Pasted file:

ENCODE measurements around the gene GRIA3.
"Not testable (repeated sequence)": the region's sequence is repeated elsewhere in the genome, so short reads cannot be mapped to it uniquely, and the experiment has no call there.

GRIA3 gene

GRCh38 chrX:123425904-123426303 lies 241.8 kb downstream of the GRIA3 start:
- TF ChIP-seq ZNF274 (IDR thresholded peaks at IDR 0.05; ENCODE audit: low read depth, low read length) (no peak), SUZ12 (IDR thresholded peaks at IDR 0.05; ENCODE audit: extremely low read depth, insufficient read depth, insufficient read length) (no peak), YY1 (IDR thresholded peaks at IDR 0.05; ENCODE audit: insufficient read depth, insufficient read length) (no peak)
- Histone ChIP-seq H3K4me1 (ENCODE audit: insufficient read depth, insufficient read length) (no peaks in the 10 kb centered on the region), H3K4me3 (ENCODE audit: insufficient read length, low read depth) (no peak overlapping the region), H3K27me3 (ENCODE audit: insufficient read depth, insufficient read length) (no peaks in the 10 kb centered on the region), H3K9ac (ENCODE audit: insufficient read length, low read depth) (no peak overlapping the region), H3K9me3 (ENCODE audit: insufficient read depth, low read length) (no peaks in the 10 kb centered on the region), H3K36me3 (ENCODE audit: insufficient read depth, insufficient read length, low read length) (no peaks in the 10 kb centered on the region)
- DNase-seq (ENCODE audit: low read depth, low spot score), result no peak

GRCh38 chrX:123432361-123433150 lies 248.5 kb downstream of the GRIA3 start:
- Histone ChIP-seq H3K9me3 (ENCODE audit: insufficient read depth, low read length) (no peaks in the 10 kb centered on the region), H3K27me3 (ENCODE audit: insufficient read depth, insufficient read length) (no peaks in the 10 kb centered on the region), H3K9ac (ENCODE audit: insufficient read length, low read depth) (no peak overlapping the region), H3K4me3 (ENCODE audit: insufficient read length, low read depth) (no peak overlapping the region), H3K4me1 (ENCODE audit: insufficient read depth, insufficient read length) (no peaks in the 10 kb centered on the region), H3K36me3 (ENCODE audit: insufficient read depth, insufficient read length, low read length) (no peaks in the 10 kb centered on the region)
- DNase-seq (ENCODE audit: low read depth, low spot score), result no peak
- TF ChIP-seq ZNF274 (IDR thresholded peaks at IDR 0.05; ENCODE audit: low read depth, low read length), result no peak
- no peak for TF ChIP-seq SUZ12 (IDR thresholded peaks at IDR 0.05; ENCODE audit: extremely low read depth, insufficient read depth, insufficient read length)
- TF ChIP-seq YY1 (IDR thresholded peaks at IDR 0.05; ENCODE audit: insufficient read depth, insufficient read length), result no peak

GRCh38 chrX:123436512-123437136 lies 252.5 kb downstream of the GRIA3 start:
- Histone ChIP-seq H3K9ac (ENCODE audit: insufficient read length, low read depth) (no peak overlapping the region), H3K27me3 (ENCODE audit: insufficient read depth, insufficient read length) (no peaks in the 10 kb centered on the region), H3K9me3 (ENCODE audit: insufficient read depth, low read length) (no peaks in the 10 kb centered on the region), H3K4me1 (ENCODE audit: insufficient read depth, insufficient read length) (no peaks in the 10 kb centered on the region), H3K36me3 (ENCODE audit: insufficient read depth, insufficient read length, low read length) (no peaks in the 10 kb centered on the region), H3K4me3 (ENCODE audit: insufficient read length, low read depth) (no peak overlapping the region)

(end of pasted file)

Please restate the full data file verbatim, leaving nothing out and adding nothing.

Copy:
ENCODE measurements around the gene GRIA3.
"Not testable (repeated sequence)": the region's sequence is repeated elsewhere in the genome, so short reads cannot be mapped to it uniquely, and the experiment has no call there.

GRIA3 gene

GRCh38 chrX:123425904-123426303 lies 241.8 kb downstream of the GRIA3 start:
- TF ChIP-seq ZNF274 (IDR thresholded peaks at IDR 0.05; ENCODE audit: low read depth, low read length) (no peak), SUZ12 (IDR thresholded peaks at IDR 0.05; ENCODE audit: extremely low read depth, insufficient read depth, insufficient read length) (no peak), YY1 (IDR thresholded peaks at IDR 0.05; ENCODE audit: insufficient read depth, insufficient read length) (no peak)
- Histone ChIP-seq H3K4me1 (ENCODE audit: insufficient read depth, insufficient read length) (no peaks in the 10 kb centered on the region), H3K4me3 (ENCODE audit: insufficient read length, low read depth) (no peak overlapping the region), H3K27me3 (ENCODE audit: insufficient read depth, insufficient read length) (no peaks in the 10 kb centered on the region), H3K9ac (ENCODE audit: insufficient read length, low read depth) (no peak overlapping the region), H3K9me3 (ENCODE audit: insufficient read depth, low read length) (no peaks in the 10 kb centered on the region), H3K36me3 (ENCODE audit: insufficient read depth, insufficient read length, low read length) (no peaks in the 10 kb centered on the region)
- DNase-seq (ENCODE audit: low read depth, low spot score), result no peak

GRCh38 chrX:123432361-123433150 lies 248.5 kb downstream of the GRIA3 start:
- Histone ChIP-seq H3K9me3 (ENCODE audit: insufficient read depth, low read length) (no peaks in the 10 kb centered on the region), H3K27me3 (ENCODE audit: insufficient read depth, insufficient read length) (no peaks in the 10 kb centered on the region), H3K9ac (ENCODE audit: insufficient read length, low read depth) (no peak overlapping the region), H3K4me3 (ENCODE audit: insufficient read length, low read depth) (no peak overlapping the region), H3K4me1 (ENCODE audit: insufficient read depth, insufficient read length) (no peaks in the 10 kb centered on the region), H3K36me3 (ENCODE audit: insufficient read depth, insufficient read length, low read length) (no peaks in the 10 kb centered on the region)
- DNase-seq (ENCODE audit: low read depth, low spot score), result no peak
- TF ChIP-seq ZNF274 (IDR thresholded peaks at IDR 0.05; ENCODE audit: low read depth, low read length), result no peak
- no peak for TF ChIP-seq SUZ12 (IDR thresholded peaks at IDR 0.05; ENCODE audit: extremely low read depth, insufficient read depth, insufficient read length)
- TF ChIP-seq YY1 (IDR thresholded peaks at IDR 0.05; ENCODE audit: insufficient read depth, insufficient read length), result no peak

GRCh38 chrX:123436512-123437136 lies 252.5 kb downstream of the GRIA3 start:
- Histone ChIP-seq H3K9ac (ENCODE audit: insufficient read length, low read depth) (no peak overlapping the region), H3K27me3 (ENCODE audit: insufficient read depth, insufficient read length) (no peaks in the 10 kb centered on the region), H3K9me3 (ENCODE audit: insufficient read depth, low read length) (no peaks in the 10 kb centered on the region), H3K4me1 (ENCODE audit: insufficient read depth, insufficient read length) (no peaks in the 10 kb centered on the region), H3K36me3 (ENCODE audit: insufficient read depth, insufficient read length, low read length) (no peaks in the 10 kb centered on the region), H3K4me3 (ENCODE audit: insufficient read length, low read depth) (no peak overlapping the region)